In that sense, what should women tend for is: real and effective participation in the democratic process, but in such a way that all their needs and concerns are addresses by those in power, or yet by both men and women in decision-making positions capable to do so. Thus, the road ahead is simple:
Formal parity, where positive legislation that will integrate all principles of equality and equity for both sexes. This formal parity is nothing than fulfilling what the Universal Declaration of Human Rights had claimed more than two centuries ago, and reclaimed by the CEDAW.
Real political visibility, which embraces the view of having more and more women in places where they can make the difference. Not only by being there, but also by being competent and knowledgeable of women’s issues. In other words, carrying a gendered view of the world made of and made for both sexes. This visibility which is underlined by the pure principle of self-representation is the core of any democratic society. A critical mass of women in decision-making structures, in all areas where policies are being defined and applied to shape people’s lives.
Integration of women in extensive numbers, not just quotas, in all development projects. It is imperative that we embark our country with all our citizens. We can’t afford to keep aside half of us, while resources are so scarce. Illiteracy, poverty, incompetence are rampant enough that we can but look for the best we have in each and in all without any discrimination, to carry the burdens of our nation. It is plainly arithmetic: we can not ignore our women. So we should educate our girls along with our boys. Simple.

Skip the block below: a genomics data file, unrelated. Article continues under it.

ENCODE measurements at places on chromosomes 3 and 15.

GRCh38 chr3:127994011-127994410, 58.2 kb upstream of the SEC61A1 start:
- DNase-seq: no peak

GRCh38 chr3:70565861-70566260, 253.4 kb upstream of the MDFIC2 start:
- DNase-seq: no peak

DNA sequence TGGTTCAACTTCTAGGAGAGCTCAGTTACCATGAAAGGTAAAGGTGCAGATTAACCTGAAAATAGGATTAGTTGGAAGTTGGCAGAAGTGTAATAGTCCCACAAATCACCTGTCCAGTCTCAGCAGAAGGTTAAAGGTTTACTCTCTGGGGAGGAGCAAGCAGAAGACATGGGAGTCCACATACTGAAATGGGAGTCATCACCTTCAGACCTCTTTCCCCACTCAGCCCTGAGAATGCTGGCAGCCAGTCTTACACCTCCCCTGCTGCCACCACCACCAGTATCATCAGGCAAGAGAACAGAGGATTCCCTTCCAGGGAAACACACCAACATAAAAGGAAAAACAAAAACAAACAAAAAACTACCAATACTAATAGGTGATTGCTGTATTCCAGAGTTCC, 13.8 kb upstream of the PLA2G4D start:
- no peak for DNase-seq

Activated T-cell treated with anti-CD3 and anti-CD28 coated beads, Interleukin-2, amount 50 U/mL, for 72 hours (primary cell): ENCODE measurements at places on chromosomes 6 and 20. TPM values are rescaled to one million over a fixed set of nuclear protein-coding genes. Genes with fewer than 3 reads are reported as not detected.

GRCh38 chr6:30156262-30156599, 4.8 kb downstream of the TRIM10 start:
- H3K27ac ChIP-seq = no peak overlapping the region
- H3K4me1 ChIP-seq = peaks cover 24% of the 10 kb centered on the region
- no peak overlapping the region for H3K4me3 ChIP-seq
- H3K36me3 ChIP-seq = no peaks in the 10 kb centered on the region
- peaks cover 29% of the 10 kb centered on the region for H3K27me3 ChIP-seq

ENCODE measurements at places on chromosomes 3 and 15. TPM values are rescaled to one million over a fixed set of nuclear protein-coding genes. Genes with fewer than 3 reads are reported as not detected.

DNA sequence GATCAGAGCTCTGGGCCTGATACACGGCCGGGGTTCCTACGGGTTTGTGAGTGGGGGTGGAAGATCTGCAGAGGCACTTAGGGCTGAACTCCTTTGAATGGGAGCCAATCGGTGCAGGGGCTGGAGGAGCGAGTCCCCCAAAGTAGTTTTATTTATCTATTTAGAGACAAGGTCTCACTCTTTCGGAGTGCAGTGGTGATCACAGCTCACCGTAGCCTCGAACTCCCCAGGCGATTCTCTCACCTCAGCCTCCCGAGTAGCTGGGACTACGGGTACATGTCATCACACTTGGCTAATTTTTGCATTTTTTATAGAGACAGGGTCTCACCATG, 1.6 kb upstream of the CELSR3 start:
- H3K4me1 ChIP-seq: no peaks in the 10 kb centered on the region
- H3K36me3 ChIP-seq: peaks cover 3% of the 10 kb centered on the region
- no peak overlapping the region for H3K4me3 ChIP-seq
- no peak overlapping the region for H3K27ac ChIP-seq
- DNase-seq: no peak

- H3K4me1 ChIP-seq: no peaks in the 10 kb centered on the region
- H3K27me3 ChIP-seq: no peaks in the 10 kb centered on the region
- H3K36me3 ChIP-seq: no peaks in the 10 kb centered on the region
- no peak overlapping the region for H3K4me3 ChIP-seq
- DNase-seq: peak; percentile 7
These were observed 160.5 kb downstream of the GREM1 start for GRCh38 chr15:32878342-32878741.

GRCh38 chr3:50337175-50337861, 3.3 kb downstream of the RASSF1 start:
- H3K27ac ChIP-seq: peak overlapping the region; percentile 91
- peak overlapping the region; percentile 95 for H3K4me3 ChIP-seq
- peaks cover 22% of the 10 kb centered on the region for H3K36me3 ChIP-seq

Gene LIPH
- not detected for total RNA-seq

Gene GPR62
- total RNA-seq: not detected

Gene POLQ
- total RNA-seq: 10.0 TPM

However, women have yet to be defined as people, and it is erroneous to assume their interests are identical to those of men. For women to reconsider their concerns once again is to insure that the promise of liberation will be a vain one. In fine, the language of equality and non-discrimination does exist. And efforts, either at the national level and the international level are growing and persistent. The recognition that human rights of women and girls are inalienable, integral and indivisible part of universal human rights has been clearly articulated by all governments, state and international bodies and institutions. And one major landmark, at the national level, is Article 17 of our last constitution (1987), which is in rupture from the first â€œImperialâ€ one of 1805:
â€œ All Haitians, regardless of sex or marital status, who have attained 18 years of age, may exercise their political and civil rights if they meet all other conditions prescribed by the Constitution and the Law.â€ (Article 17, Constitution of 1987)
Marie Carmel Paul-Austin
St-Francis College, Brooklyn
April 10th, 2006
Archives and Documentation of MCFDF/Haïti (1994-2005)
Claude Moise : Constitutions et Luttes de pouvoir en Haiti, Tome I, Imp. Le Natal, 1997
CEDAW Report, 2002
Beijing Platform, 1995
On the web: www.cep-ht.org | www.cim/oas.org
List of Acronyms
MCFDF : Ministère à la Condition Feminine et aux Droits de la Femme
IHSI : Institut Haïtien de Statistique et d’Informatique
CIM/OAS : Commission Interamericana de Mujeres/ Organisation of American
GHESKIO :Groupe Haïtien d’Etudes sur le Syndrome de Karposi et des Infections
CEDAW :Convention on Elimination of all Discriminations Against Women
Belem do Para :Convention on Prevention, Sanction and Eradication of all Violences
against Women (Belem do Para, Brazil, 1994)
ILO : International Labor Organization
HIV : Human Immunodeficiency Virus
 Ex General Director of Haitian Women Condition Ministry}